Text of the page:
"An Education" Review

Title: An Education
Director: Lone Scherfig
Starring: Peter Sarsgaard, Alfred Molina, Rosamund Pike, Dominic Cooper, Olivia Williams, Emma Thompson, Carey Mulligan
Studio: Sony Pictures Classics
Genre(s): Drama
Rated: PG-13 (For mature thematic material involving sexual content, and for smoking)

Are there rules to love and life? Most liberal college students would tell you ‘No,’ but the reality of the world says differently. We are constantly reminded that life isn’t fair and that to succeed you need to get as much paperwork together as possible to show you are qualified to succeed. This comes in the form of school, more school, and finally a job that gives you checks with the highest possible numbers on it. Things like love and fun can wait. But can it? There is a scene later in “An Education” where Headmistress Ms. Walters (Academy Award-winner Emma Thompson) explains a similar situation that I outlined above, where those who study get the important jobs. But as student Jenny Miller (Carey Mulligan) points out school is boring. And those high paying jobs may be high paying, but one could lose their minds doing them.

“So you’re telling me my goal in life to be bored, bored, and bored some more?” she asks in shock. Though England places lots of emphases on good educations I couldn’t argue that Jenny has a point. You only have one life and you want to enjoy. Spending all your time studying and working seems like a bad way to make the most out of this one life we have. So on one had this movie is about education and work, and both these seemingly important aspects of life just tend to suck the life out of anyone who is involved in them. On the other hand we have love, as Jenny falls for an older man named David Goldman (Peter Sarsgaard). David is more mature then her but he treats her with respect. He buys her nice things. He takes her to Paris. He hopes to marry her and take care of her.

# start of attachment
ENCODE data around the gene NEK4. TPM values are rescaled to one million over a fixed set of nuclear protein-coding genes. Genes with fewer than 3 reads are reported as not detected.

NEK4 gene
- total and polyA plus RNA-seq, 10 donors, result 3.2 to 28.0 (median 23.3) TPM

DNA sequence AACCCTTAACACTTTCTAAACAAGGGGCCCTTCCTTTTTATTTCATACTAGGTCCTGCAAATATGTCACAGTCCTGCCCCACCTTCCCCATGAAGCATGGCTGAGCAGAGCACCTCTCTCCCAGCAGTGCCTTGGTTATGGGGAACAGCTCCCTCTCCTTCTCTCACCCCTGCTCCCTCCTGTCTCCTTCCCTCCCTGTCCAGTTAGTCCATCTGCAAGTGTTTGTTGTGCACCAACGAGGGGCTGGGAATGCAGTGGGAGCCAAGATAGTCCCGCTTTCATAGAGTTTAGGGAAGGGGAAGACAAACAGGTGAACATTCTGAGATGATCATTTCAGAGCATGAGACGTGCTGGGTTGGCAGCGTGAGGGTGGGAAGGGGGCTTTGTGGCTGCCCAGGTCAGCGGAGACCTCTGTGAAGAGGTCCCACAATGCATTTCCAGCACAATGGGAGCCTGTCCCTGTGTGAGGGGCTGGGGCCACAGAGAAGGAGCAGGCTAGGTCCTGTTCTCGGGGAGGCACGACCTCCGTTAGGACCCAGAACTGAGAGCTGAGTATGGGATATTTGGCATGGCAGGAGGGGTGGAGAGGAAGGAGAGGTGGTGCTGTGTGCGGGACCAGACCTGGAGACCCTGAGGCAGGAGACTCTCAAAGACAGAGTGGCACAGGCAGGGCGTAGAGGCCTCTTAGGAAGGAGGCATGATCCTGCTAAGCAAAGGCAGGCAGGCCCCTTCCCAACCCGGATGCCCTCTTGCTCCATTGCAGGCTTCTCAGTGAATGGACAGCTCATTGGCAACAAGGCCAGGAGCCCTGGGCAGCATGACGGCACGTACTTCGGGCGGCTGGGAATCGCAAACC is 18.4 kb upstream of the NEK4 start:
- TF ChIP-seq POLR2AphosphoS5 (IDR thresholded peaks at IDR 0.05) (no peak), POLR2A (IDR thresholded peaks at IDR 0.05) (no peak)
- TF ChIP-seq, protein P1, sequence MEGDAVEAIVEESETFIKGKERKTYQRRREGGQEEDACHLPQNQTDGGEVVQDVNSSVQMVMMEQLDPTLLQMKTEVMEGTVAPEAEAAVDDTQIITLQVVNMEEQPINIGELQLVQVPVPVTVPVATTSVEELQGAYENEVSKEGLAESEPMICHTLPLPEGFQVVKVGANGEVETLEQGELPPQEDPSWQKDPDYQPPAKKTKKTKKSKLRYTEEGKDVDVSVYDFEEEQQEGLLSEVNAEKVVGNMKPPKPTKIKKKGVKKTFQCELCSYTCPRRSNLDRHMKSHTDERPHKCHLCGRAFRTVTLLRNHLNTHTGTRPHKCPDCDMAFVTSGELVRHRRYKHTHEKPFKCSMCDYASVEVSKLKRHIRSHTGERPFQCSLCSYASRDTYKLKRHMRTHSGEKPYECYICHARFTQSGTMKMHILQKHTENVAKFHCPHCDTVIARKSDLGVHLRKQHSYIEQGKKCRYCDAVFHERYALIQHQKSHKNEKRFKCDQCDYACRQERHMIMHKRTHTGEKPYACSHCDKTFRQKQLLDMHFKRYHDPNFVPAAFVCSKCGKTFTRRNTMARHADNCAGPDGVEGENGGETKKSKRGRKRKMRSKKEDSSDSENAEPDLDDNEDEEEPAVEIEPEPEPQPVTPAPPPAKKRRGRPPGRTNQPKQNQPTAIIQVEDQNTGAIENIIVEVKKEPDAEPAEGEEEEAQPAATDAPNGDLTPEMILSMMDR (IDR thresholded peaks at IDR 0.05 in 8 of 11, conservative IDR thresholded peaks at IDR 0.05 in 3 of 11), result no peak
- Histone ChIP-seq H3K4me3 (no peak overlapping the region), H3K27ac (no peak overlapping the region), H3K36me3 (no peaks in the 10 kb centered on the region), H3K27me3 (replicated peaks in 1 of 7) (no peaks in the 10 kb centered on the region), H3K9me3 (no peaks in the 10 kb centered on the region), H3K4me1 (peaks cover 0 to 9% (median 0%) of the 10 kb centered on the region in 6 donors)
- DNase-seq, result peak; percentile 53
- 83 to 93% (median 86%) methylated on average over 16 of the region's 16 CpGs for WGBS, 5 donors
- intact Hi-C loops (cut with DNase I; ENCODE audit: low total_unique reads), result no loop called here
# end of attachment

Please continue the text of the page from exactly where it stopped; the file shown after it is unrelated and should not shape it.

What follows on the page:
Though her parents are skeptical of an older man dating their only daughter he has money to spare, and that can go a long way towards financial stability. In Jenny’s eyes David represents a way to get out of school, go to Paris, and have a fun life. In her fathers eyes (Alfred Molina) David is another security pillow. So where does the balance come in? Is there even one? “An Education” spends a lot of time proposing questions and problems to life. Questions that should be easy to answer as we’ve lived all our lives being taught nothing but. Yet in practice they are more complicated situations then we would like to admit. Now don’t think that this is a movie that only makes you think. While there are a great deal of deep situations the movie makes all this work because of characters relationships and personalities.
I took an immediate liking to Jenny who may be rebelling against the “system” and societies pressures, but she’s a sweet girl and is rebelling only in the sense that she is asking some really good questions about her life (which we’re supposed to be encouraging in today’s society, but seem to just be discouraging due to legalities). David is an older man and it would be easy to label him a predator, but even he questions what his relationship with this young girl is. Also he is very secretive about where he gets his money, but that doesn’t automatically make him a criminal. The one who steals the movie though is Jenny’s father Jack Miller, who comes off as stern and protective but - spend some time with him - and what so you, he’s actually just really concerned and not very controlling at all.
Like Jane Campions “Bright Star” earlier this year, Lone Scherfig’s “An Education” harkens back to a time when dialog ruled the screen and characters personalities shined. The dialog in this movie is rich, the characters dripping with texture and complexity, and the acting is so good you’d swear these were pros on the level of Cary Grant and Katherine Hepburn. Carey Mulligan has only acted in minor parts before this movie, so here I consider her to be a wonderful discovery, and she has a very good shot at being nominated for an Oscar for Best Actress later this year. The only frustrating thing is that while this movie is so good - and an ideal movie for teenagers and their parents - most will pass it up to see “Twilight: New Moon” instead. That, I think, is a crying shame, and teens should be better educated about the movies they go see.

Parents, there is some mild language and a love affair, nothing is explicit, just mature. Recommended for ages 14 and up.